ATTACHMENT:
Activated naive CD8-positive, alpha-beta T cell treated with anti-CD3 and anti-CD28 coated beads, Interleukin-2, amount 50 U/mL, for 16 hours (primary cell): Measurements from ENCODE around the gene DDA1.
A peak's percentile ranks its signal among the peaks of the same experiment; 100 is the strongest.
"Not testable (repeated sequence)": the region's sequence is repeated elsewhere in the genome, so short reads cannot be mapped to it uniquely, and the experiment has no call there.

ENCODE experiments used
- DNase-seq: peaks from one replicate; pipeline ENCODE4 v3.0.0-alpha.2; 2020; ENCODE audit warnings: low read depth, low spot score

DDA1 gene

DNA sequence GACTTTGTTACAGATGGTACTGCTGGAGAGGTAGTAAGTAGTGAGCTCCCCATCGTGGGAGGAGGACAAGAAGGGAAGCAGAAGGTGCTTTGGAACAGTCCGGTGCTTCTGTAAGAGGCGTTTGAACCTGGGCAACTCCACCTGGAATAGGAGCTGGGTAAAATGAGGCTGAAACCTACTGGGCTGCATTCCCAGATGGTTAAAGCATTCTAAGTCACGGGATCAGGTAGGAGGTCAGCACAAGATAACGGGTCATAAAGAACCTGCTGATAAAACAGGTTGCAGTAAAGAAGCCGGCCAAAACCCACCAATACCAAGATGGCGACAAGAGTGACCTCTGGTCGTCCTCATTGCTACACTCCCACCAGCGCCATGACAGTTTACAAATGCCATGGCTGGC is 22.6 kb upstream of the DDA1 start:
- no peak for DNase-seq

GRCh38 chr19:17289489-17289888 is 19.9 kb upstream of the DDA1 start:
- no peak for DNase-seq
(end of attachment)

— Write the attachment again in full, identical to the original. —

Activated naive CD8-positive, alpha-beta T cell treated with anti-CD3 and anti-CD28 coated beads, Interleukin-2, amount 50 U/mL, for 16 hours (primary cell): Measurements from ENCODE around the gene DDA1.
A peak's percentile ranks its signal among the peaks of the same experiment; 100 is the strongest.
"Not testable (repeated sequence)": the region's sequence is repeated elsewhere in the genome, so short reads cannot be mapped to it uniquely, and the experiment has no call there.

ENCODE experiments used
- DNase-seq: peaks from one replicate; pipeline ENCODE4 v3.0.0-alpha.2; 2020; ENCODE audit warnings: low read depth, low spot score

DDA1 gene

DNA sequence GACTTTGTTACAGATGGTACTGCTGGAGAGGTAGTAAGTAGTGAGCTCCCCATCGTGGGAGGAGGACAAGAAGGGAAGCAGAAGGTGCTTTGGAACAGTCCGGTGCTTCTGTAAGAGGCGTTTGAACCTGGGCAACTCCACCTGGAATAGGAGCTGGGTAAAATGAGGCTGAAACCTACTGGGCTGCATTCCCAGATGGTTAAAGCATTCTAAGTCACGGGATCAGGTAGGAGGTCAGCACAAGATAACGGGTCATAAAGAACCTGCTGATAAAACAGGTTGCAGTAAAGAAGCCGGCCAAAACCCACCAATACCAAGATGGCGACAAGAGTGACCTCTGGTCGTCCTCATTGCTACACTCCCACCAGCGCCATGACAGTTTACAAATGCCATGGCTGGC is 22.6 kb upstream of the DDA1 start:
- no peak for DNase-seq

GRCh38 chr19:17289489-17289888 is 19.9 kb upstream of the DDA1 start:
- no peak for DNase-seq